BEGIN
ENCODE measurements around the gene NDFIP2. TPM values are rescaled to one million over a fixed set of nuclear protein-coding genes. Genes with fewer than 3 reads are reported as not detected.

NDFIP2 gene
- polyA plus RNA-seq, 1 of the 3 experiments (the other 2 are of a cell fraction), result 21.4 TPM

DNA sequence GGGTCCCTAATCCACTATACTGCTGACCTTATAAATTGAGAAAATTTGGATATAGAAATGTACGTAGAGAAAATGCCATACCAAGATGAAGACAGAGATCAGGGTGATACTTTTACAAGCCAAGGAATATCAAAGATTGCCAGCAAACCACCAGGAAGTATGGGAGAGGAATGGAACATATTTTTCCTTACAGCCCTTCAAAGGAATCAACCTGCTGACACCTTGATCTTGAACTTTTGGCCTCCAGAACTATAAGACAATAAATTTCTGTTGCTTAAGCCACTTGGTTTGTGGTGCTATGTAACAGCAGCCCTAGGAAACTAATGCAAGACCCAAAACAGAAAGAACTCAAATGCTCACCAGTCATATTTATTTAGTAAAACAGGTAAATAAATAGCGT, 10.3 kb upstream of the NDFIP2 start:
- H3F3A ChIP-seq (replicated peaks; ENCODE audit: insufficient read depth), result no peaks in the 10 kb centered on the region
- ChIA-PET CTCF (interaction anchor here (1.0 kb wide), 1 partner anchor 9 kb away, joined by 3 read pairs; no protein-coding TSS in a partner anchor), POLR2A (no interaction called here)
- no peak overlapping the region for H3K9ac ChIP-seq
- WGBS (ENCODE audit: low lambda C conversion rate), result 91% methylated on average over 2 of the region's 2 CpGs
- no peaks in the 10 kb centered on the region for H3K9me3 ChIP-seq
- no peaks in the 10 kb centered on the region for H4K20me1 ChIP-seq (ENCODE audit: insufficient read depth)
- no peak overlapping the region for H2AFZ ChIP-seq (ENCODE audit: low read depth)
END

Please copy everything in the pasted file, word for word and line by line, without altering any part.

ENCODE measurements around the gene NDFIP2. TPM values are rescaled to one million over a fixed set of nuclear protein-coding genes. Genes with fewer than 3 reads are reported as not detected.

NDFIP2 gene
- polyA plus RNA-seq, 1 of the 3 experiments (the other 2 are of a cell fraction), result 21.4 TPM

DNA sequence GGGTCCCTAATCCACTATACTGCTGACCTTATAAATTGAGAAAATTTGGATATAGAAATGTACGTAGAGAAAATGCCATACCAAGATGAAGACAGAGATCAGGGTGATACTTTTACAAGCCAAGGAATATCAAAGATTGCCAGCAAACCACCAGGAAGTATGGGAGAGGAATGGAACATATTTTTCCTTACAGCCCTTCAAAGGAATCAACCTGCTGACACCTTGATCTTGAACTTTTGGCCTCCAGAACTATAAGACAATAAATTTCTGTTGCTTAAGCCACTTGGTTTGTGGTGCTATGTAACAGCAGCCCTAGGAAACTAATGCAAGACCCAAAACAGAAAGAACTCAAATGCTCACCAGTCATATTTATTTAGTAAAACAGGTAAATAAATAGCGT, 10.3 kb upstream of the NDFIP2 start:
- H3F3A ChIP-seq (replicated peaks; ENCODE audit: insufficient read depth), result no peaks in the 10 kb centered on the region
- ChIA-PET CTCF (interaction anchor here (1.0 kb wide), 1 partner anchor 9 kb away, joined by 3 read pairs; no protein-coding TSS in a partner anchor), POLR2A (no interaction called here)
- no peak overlapping the region for H3K9ac ChIP-seq
- WGBS (ENCODE audit: low lambda C conversion rate), result 91% methylated on average over 2 of the region's 2 CpGs
- no peaks in the 10 kb centered on the region for H3K9me3 ChIP-seq
- no peaks in the 10 kb centered on the region for H4K20me1 ChIP-seq (ENCODE audit: insufficient read depth)
- no peak overlapping the region for H2AFZ ChIP-seq (ENCODE audit: low read depth)